FIFA will next week introduce widespread rule changes on how football agents operate, including a cap on the transfer commissions they receive and the introduction of an exam, the sport's governing body said on Friday.
Fees paid by clubs for the services of intermediaries were $622.8 million in 2022, FIFA said last month, marking a 24.3% increase in their spending on fees compared to 2021.
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Following the approval of changes agreed at a FIFA Council meeting in Doha, agents can take a maximum 3% commission for any transfer above $200,000 (£168,166) and 5% for deals under $200,000.
Under the new regulations, which come into force on Monday, agents must also make all transactions public, allowing fans to see how much they are paid for deals.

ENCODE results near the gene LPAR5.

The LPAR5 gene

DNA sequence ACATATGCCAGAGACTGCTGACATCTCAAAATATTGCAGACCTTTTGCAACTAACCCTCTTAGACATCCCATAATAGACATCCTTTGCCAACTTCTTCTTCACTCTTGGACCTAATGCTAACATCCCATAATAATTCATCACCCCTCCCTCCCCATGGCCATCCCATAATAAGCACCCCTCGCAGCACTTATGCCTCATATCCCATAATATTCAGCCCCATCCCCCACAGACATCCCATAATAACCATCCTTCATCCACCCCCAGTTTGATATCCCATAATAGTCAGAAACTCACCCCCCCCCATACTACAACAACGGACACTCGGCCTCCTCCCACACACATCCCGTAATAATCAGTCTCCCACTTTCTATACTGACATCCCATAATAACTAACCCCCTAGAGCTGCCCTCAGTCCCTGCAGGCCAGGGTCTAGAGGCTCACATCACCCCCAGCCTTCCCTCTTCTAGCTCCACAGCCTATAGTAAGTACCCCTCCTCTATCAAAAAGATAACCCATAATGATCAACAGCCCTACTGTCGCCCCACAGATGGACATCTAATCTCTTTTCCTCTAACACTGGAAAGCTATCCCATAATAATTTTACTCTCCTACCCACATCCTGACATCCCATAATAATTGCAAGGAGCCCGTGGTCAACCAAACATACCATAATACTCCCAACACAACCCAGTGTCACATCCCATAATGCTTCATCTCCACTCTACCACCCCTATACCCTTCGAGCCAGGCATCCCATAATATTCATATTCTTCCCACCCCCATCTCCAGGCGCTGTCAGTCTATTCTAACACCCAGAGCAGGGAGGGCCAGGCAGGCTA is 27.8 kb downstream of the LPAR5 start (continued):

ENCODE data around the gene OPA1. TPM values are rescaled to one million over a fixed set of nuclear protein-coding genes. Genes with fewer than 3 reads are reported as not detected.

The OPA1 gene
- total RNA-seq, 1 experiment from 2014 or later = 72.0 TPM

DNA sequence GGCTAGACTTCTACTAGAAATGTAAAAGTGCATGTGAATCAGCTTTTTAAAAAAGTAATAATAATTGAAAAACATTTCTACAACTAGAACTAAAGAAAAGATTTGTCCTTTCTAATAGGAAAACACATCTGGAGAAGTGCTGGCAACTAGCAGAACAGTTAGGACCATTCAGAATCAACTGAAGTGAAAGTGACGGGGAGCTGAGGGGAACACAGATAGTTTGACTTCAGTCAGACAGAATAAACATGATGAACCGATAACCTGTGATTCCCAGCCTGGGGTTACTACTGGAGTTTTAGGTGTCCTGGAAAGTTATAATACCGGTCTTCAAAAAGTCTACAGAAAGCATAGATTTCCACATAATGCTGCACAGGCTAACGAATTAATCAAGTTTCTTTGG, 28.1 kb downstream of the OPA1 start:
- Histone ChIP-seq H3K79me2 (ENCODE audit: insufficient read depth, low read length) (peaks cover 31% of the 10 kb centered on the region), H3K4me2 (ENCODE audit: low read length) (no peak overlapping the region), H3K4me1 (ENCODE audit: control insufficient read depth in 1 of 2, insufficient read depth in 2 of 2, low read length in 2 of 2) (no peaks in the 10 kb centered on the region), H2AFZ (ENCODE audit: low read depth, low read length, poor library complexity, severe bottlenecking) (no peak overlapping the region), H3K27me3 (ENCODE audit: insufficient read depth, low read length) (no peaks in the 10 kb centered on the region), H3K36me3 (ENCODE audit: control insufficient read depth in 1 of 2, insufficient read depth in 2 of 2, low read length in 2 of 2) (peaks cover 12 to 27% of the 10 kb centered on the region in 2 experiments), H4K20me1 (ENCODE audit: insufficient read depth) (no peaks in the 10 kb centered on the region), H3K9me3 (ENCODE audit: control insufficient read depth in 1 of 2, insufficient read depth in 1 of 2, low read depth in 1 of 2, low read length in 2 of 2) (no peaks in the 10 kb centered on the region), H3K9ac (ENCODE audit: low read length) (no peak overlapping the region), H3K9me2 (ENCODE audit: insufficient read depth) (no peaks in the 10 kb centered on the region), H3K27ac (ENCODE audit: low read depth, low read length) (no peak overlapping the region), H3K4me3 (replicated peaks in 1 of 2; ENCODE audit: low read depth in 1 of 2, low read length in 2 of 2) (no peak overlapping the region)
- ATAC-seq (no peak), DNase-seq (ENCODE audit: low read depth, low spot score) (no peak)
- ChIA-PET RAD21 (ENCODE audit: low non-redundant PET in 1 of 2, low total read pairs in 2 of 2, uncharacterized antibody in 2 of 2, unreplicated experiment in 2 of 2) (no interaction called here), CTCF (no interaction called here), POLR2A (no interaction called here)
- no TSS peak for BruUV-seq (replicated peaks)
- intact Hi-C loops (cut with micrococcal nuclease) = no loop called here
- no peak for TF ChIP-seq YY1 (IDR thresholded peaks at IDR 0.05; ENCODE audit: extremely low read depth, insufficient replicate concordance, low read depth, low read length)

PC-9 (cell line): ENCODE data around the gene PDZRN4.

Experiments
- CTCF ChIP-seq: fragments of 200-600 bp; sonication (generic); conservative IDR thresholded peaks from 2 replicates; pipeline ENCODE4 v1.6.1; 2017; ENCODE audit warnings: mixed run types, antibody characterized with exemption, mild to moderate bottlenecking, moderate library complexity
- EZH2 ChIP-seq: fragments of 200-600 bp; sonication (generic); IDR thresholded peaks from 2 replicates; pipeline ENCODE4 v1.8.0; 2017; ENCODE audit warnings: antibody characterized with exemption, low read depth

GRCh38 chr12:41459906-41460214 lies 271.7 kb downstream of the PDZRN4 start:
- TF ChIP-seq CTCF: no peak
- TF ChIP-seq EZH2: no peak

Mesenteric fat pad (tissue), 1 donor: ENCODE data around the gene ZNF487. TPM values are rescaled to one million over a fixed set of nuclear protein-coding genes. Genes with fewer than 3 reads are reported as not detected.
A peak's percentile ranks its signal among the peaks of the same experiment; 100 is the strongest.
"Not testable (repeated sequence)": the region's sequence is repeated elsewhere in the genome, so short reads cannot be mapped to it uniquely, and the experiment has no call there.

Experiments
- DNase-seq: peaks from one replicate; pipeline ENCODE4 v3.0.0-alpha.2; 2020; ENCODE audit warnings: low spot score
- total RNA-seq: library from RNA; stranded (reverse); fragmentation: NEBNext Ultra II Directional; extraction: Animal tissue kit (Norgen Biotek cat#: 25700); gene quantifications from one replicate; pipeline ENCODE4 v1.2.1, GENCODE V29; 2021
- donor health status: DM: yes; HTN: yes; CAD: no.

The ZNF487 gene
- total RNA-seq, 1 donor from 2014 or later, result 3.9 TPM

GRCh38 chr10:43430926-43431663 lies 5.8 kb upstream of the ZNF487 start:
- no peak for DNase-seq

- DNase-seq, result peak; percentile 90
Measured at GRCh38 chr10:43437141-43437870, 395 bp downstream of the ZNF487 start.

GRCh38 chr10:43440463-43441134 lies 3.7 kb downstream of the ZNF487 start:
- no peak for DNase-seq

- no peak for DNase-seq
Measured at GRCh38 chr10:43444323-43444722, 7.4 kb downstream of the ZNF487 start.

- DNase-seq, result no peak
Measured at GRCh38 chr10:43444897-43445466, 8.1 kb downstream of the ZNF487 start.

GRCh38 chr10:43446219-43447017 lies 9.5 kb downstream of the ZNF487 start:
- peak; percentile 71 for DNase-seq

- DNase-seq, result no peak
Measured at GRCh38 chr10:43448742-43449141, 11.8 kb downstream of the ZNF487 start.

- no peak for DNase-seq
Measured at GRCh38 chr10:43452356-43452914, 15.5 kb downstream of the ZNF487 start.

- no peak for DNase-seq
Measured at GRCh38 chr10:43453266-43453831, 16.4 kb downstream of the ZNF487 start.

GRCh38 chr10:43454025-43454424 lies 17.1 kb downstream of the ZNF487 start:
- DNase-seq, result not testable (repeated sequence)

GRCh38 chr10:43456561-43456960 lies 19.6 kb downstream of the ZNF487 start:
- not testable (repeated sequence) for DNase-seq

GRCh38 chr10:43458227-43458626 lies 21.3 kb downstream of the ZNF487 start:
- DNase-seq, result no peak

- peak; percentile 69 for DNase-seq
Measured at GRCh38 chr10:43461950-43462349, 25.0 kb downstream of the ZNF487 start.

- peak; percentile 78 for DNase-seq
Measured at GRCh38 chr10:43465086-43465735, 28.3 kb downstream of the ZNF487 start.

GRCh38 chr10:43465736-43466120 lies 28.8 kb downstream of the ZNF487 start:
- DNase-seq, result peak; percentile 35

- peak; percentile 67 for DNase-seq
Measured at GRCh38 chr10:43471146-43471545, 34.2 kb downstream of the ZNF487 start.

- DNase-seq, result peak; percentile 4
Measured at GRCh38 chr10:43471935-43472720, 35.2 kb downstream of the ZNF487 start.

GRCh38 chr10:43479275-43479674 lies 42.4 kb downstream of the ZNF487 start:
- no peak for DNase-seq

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The other major changes include the introduction of a mandatory licensing system and the prohibition of multiple representation to avoid conflicts of interest.
Those people wanting to become agents must now follow a strict process, including the need to pass a FIFA exam, and then pay an annual fee to the governing body.
"This marks a landmark step towards the establishment of a fairer and more transparent football transfer system," FIFA said in a statement.
"The new regulations introduce basic service standards for football agents and their clients, all with the objective of reinforcing contractual stability, protecting the integrity of the transfer system and achieving greater financial transparency."
Leading agents have voiced disapproval over the proposals in the past. Jonathan Barnett, chairman and founder of ICM Stellar Sports, who represents numerous top players, has previously threatened legal action should the rule changes come into force.